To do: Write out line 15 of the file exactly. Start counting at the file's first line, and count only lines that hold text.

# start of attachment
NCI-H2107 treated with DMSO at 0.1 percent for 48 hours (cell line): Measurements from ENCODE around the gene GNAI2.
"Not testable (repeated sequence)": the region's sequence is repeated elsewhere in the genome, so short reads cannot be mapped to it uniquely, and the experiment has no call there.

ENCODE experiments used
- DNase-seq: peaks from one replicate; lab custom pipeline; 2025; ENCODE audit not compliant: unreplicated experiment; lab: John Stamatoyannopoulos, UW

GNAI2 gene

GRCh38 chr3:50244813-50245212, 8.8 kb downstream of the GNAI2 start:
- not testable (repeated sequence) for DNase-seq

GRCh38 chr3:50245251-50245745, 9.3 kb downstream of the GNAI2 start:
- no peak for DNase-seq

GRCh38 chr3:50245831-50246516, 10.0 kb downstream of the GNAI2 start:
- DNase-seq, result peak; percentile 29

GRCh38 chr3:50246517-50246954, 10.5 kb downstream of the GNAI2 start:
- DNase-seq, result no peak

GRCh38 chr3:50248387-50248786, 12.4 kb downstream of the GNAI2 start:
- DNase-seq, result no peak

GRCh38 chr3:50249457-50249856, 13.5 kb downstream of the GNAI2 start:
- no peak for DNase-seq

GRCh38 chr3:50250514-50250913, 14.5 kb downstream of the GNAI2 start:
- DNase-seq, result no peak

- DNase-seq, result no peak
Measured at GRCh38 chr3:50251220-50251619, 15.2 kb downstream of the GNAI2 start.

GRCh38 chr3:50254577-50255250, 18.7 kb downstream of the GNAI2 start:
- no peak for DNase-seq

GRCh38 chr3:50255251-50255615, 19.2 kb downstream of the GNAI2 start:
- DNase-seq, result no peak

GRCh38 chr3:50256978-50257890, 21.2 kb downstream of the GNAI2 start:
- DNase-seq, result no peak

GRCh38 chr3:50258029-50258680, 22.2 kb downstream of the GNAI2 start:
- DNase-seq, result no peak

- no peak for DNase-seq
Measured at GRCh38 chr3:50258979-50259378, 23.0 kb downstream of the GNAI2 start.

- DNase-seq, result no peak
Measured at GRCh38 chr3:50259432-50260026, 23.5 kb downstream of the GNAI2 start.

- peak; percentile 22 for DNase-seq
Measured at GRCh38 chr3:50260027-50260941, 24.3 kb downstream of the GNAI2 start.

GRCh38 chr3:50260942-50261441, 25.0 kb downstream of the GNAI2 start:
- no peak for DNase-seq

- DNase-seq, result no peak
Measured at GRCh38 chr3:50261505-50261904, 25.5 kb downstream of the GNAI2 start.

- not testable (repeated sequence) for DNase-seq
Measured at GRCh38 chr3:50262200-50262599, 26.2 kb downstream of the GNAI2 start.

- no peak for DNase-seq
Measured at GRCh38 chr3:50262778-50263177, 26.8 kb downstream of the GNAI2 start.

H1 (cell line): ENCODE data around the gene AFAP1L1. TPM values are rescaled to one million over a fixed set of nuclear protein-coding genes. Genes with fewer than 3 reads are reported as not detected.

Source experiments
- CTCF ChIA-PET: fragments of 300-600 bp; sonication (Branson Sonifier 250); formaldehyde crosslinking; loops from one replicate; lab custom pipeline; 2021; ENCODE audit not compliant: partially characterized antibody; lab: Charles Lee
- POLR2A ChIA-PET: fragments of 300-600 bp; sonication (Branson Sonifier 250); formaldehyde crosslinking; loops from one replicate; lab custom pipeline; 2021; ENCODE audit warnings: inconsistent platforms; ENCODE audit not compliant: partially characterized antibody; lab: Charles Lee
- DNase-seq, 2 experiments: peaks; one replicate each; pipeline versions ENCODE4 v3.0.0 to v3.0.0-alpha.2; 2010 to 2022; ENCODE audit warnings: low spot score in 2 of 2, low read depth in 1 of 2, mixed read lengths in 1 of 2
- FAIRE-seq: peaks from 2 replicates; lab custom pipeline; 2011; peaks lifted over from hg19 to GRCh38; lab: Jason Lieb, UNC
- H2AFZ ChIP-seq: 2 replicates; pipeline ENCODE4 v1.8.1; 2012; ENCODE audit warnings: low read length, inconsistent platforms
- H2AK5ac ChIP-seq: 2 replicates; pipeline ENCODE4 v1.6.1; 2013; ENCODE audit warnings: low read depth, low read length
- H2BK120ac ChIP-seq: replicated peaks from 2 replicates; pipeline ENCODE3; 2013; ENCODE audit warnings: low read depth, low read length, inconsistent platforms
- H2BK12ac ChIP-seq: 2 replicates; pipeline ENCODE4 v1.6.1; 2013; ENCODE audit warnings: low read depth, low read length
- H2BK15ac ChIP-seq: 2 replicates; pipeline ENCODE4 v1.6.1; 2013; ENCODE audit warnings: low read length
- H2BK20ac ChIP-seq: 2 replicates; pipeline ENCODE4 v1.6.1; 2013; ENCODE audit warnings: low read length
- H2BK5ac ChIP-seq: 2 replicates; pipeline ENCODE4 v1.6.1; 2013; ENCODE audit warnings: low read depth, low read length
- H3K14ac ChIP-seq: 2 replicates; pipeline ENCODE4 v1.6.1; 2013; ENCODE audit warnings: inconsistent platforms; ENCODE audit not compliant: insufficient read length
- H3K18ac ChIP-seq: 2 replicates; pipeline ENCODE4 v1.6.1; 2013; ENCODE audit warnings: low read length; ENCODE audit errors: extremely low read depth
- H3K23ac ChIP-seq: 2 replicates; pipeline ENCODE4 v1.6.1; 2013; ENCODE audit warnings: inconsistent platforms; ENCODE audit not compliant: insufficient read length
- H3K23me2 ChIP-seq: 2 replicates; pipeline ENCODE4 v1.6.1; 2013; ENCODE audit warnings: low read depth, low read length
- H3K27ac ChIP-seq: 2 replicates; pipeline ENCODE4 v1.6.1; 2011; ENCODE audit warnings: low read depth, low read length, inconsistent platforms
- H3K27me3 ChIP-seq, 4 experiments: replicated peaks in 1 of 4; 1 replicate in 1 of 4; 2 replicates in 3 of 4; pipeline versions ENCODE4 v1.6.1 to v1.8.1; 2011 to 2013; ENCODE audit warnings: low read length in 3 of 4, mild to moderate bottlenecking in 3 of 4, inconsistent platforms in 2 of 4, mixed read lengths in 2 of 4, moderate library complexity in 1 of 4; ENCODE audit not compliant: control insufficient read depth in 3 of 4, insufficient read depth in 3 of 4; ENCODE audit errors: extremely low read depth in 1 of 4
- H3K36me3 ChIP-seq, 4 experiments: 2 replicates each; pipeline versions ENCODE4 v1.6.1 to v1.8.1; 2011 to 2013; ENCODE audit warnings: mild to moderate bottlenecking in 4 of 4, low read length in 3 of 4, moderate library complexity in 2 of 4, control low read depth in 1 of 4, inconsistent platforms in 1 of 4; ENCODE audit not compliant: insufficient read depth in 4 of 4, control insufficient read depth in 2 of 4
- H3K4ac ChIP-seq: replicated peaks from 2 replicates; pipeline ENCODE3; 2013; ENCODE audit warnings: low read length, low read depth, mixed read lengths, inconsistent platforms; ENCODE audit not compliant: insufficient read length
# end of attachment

- DNase-seq, result no peak